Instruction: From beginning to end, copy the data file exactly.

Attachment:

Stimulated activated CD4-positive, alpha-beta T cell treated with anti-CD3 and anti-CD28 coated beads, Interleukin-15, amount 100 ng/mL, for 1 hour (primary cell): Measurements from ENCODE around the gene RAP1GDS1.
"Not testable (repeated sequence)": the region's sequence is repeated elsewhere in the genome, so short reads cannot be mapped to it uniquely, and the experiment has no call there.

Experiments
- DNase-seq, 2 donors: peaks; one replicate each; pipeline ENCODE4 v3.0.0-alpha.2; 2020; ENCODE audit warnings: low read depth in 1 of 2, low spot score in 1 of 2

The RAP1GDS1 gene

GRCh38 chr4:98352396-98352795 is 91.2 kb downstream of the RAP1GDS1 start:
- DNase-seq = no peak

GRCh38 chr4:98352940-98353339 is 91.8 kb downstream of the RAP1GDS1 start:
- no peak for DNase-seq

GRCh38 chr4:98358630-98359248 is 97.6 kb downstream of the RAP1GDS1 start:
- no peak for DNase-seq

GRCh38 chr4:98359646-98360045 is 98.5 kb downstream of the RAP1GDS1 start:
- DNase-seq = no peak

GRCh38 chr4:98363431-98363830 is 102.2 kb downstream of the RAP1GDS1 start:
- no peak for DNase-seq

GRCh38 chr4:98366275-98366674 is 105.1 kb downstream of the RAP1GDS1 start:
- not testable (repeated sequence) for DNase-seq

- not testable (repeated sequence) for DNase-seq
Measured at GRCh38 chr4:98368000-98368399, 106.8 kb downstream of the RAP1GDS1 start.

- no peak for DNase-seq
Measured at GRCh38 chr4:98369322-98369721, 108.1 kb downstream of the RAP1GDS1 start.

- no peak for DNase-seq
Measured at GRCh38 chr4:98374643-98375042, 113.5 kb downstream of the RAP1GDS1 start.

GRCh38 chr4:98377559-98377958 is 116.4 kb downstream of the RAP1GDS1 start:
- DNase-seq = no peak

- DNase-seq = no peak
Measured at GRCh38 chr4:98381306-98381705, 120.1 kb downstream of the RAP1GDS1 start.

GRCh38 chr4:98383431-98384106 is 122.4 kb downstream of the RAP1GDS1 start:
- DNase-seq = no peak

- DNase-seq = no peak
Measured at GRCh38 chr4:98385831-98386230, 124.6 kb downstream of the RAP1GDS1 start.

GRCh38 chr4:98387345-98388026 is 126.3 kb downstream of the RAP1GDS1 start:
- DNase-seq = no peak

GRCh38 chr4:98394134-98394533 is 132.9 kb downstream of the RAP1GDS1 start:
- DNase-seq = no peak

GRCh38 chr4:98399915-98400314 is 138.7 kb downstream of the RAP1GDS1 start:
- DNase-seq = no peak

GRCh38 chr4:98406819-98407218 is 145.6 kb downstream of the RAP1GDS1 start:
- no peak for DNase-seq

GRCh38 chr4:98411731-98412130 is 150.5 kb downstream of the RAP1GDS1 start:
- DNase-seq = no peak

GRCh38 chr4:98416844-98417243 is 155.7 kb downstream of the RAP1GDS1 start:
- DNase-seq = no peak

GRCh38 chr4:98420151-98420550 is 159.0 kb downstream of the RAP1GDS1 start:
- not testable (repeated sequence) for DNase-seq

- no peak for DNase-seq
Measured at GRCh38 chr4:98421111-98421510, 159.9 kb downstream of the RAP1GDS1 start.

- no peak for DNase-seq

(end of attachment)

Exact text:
Stimulated activated CD4-positive, alpha-beta T cell treated with anti-CD3 and anti-CD28 coated beads, Interleukin-15, amount 100 ng/mL, for 1 hour (primary cell): Measurements from ENCODE around the gene RAP1GDS1.
"Not testable (repeated sequence)": the region's sequence is repeated elsewhere in the genome, so short reads cannot be mapped to it uniquely, and the experiment has no call there.

Experiments
- DNase-seq, 2 donors: peaks; one replicate each; pipeline ENCODE4 v3.0.0-alpha.2; 2020; ENCODE audit warnings: low read depth in 1 of 2, low spot score in 1 of 2

The RAP1GDS1 gene

GRCh38 chr4:98352396-98352795 is 91.2 kb downstream of the RAP1GDS1 start:
- DNase-seq = no peak

GRCh38 chr4:98352940-98353339 is 91.8 kb downstream of the RAP1GDS1 start:
- no peak for DNase-seq

GRCh38 chr4:98358630-98359248 is 97.6 kb downstream of the RAP1GDS1 start:
- no peak for DNase-seq

GRCh38 chr4:98359646-98360045 is 98.5 kb downstream of the RAP1GDS1 start:
- DNase-seq = no peak

GRCh38 chr4:98363431-98363830 is 102.2 kb downstream of the RAP1GDS1 start:
- no peak for DNase-seq

GRCh38 chr4:98366275-98366674 is 105.1 kb downstream of the RAP1GDS1 start:
- not testable (repeated sequence) for DNase-seq

- not testable (repeated sequence) for DNase-seq
Measured at GRCh38 chr4:98368000-98368399, 106.8 kb downstream of the RAP1GDS1 start.

- no peak for DNase-seq
Measured at GRCh38 chr4:98369322-98369721, 108.1 kb downstream of the RAP1GDS1 start.

- no peak for DNase-seq
Measured at GRCh38 chr4:98374643-98375042, 113.5 kb downstream of the RAP1GDS1 start.

GRCh38 chr4:98377559-98377958 is 116.4 kb downstream of the RAP1GDS1 start:
- DNase-seq = no peak

- DNase-seq = no peak
Measured at GRCh38 chr4:98381306-98381705, 120.1 kb downstream of the RAP1GDS1 start.

GRCh38 chr4:98383431-98384106 is 122.4 kb downstream of the RAP1GDS1 start:
- DNase-seq = no peak

- DNase-seq = no peak
Measured at GRCh38 chr4:98385831-98386230, 124.6 kb downstream of the RAP1GDS1 start.

GRCh38 chr4:98387345-98388026 is 126.3 kb downstream of the RAP1GDS1 start:
- DNase-seq = no peak

GRCh38 chr4:98394134-98394533 is 132.9 kb downstream of the RAP1GDS1 start:
- DNase-seq = no peak

GRCh38 chr4:98399915-98400314 is 138.7 kb downstream of the RAP1GDS1 start:
- DNase-seq = no peak

GRCh38 chr4:98406819-98407218 is 145.6 kb downstream of the RAP1GDS1 start:
- no peak for DNase-seq

GRCh38 chr4:98411731-98412130 is 150.5 kb downstream of the RAP1GDS1 start:
- DNase-seq = no peak

GRCh38 chr4:98416844-98417243 is 155.7 kb downstream of the RAP1GDS1 start:
- DNase-seq = no peak

GRCh38 chr4:98420151-98420550 is 159.0 kb downstream of the RAP1GDS1 start:
- not testable (repeated sequence) for DNase-seq

- no peak for DNase-seq
Measured at GRCh38 chr4:98421111-98421510, 159.9 kb downstream of the RAP1GDS1 start.

- no peak for DNase-seq